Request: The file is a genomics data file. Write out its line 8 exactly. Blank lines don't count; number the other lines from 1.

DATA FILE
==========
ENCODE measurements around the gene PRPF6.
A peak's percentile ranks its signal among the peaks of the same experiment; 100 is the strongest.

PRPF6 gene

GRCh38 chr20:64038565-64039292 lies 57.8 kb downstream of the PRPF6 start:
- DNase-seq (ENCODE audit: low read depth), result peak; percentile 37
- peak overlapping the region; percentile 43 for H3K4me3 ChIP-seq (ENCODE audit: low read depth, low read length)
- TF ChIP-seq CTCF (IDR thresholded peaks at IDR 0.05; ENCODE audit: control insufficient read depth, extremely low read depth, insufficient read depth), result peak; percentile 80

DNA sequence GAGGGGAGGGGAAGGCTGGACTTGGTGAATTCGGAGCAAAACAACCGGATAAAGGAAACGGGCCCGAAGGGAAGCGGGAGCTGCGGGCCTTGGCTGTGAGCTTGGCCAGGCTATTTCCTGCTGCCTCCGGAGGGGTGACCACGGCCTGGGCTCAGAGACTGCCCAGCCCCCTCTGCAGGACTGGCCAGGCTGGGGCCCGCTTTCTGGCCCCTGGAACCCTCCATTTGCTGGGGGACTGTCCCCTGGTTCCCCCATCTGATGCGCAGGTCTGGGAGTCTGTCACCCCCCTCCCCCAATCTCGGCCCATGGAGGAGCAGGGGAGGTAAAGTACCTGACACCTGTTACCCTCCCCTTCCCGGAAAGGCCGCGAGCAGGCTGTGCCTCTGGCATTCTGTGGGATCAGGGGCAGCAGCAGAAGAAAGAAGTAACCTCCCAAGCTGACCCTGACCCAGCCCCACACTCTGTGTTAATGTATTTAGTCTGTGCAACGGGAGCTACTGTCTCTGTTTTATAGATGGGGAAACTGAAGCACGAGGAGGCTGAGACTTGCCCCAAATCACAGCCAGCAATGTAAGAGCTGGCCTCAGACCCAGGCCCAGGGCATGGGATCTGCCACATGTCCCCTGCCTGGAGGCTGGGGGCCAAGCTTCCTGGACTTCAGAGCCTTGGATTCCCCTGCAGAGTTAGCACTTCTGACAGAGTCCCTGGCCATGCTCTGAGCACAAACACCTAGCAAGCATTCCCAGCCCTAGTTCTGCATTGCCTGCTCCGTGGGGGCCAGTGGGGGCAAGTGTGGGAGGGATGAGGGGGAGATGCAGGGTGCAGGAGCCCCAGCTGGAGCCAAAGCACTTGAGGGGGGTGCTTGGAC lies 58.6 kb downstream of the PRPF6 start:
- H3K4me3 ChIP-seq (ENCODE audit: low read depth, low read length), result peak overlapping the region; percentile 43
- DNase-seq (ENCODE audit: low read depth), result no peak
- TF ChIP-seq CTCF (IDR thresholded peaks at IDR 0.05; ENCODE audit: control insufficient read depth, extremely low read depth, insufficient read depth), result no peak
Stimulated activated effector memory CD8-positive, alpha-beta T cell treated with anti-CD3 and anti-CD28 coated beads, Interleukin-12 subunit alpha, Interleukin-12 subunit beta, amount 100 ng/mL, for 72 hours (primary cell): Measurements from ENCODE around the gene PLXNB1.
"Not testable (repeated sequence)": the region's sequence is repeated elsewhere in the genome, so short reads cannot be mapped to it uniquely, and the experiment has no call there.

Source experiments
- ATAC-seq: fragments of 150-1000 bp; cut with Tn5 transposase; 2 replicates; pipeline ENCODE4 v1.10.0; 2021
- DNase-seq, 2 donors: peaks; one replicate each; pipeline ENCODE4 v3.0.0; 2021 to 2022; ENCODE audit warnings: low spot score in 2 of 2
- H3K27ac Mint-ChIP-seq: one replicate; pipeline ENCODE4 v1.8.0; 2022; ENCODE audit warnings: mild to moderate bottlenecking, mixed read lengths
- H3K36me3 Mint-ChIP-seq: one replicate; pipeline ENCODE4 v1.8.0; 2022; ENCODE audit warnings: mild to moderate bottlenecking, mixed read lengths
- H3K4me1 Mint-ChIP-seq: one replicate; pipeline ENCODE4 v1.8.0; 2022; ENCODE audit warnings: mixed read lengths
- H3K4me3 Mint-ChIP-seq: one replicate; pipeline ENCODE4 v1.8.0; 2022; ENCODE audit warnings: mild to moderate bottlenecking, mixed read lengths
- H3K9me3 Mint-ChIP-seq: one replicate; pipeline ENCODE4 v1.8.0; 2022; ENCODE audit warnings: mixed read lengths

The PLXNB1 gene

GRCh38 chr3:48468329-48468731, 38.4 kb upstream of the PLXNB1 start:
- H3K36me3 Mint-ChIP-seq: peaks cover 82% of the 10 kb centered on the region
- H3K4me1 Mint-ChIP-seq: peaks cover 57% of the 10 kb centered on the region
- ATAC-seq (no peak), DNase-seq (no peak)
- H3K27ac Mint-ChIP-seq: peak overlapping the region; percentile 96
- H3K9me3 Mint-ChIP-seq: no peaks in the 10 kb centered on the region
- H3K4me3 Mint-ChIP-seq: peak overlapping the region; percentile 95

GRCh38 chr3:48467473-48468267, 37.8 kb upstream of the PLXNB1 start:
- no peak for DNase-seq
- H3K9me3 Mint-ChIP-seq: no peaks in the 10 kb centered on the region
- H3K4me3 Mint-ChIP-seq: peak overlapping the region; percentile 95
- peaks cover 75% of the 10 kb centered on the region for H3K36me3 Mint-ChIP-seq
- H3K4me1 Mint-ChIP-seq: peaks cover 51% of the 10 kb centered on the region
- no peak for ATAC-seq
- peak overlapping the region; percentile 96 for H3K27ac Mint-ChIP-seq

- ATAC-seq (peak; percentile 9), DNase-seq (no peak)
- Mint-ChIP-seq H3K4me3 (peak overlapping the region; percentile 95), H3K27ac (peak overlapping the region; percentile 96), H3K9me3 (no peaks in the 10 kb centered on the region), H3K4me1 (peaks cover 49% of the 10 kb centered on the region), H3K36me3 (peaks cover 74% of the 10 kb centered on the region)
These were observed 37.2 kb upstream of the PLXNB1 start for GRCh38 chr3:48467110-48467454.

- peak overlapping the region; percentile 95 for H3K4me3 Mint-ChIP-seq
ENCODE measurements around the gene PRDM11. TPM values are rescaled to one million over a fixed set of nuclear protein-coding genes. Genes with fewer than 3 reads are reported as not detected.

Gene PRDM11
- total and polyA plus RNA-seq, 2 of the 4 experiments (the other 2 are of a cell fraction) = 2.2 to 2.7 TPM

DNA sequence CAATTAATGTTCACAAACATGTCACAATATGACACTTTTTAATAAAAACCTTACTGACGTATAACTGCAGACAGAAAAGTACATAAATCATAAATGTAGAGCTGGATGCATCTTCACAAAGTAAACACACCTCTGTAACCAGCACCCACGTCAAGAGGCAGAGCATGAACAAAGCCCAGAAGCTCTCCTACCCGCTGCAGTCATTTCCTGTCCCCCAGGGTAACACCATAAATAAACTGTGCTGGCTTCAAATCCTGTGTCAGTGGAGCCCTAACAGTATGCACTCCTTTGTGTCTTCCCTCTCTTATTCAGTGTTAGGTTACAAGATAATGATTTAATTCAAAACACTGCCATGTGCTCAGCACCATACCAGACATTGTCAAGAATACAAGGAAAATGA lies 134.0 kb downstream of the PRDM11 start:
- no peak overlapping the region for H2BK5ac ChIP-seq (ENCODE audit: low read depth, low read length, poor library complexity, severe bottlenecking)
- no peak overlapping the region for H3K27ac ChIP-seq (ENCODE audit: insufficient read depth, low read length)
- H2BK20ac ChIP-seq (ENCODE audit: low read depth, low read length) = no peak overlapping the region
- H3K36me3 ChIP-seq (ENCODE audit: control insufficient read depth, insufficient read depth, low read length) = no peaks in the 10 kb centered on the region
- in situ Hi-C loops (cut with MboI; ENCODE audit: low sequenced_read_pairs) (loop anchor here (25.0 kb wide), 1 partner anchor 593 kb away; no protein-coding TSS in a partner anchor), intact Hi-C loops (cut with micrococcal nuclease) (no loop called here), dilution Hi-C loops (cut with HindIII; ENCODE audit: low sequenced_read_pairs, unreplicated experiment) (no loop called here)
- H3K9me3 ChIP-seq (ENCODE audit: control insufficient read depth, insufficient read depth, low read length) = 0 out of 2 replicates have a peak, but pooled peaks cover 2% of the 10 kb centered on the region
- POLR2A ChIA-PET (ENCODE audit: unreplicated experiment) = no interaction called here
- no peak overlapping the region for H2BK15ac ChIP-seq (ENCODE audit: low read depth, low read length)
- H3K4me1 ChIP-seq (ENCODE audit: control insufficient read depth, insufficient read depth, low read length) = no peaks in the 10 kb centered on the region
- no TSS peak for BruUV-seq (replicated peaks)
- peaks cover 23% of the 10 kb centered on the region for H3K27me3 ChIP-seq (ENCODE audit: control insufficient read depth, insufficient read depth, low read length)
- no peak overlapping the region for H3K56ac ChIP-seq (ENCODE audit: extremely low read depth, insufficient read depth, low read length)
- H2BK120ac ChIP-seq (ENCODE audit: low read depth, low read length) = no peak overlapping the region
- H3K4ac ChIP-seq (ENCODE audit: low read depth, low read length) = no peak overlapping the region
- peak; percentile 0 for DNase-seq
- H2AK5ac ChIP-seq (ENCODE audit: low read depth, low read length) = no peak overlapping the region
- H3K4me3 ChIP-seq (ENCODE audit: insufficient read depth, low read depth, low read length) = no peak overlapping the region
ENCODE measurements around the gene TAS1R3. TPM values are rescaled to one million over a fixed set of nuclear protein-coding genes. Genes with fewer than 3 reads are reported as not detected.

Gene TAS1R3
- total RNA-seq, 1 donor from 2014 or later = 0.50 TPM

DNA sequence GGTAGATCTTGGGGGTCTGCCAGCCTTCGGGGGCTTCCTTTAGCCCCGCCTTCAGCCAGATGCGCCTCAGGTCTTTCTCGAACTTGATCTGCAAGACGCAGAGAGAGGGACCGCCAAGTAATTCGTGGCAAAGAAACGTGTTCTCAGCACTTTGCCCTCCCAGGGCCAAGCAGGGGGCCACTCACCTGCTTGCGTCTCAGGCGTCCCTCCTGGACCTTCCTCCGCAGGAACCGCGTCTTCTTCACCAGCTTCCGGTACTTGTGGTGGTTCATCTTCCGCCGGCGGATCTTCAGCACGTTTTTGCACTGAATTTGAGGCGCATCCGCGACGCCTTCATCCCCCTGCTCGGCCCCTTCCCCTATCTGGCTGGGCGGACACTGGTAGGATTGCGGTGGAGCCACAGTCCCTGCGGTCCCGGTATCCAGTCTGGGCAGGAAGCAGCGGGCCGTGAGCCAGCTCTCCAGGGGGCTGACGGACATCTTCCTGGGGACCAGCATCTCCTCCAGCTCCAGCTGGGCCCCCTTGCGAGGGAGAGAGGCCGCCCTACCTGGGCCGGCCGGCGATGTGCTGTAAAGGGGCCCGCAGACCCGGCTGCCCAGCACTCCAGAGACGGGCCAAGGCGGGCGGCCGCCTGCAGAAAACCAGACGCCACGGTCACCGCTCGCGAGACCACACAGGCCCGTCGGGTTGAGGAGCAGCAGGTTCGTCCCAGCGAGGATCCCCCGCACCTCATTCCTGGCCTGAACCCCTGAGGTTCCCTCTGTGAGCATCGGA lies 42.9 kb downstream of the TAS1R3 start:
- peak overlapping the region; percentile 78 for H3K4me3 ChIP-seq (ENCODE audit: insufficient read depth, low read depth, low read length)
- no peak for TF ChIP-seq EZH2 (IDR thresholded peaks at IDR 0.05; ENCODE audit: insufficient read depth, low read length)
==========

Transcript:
DNA sequence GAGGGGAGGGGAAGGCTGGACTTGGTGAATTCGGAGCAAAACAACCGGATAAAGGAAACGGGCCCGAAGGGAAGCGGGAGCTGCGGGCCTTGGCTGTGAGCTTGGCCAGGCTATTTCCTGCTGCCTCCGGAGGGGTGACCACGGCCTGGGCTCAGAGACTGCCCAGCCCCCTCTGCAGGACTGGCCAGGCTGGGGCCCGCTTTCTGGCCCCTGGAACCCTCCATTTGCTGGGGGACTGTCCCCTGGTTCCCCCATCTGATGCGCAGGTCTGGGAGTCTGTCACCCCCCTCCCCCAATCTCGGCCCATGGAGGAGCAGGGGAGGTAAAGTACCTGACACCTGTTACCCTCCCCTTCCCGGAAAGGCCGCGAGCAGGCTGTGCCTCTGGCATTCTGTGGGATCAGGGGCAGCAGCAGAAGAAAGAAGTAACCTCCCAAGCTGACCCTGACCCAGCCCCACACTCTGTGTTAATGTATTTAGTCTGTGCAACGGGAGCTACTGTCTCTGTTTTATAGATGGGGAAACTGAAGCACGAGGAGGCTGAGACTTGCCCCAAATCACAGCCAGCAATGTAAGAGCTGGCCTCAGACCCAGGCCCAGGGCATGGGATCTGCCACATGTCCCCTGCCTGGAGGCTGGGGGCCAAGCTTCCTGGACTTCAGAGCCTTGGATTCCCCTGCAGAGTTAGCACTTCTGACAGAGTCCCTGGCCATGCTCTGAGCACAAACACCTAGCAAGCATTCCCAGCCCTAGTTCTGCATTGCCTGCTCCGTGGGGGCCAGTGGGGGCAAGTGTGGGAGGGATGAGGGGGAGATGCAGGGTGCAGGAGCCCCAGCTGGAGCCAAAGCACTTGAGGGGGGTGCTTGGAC lies 58.6 kb downstream of the PRPF6 start: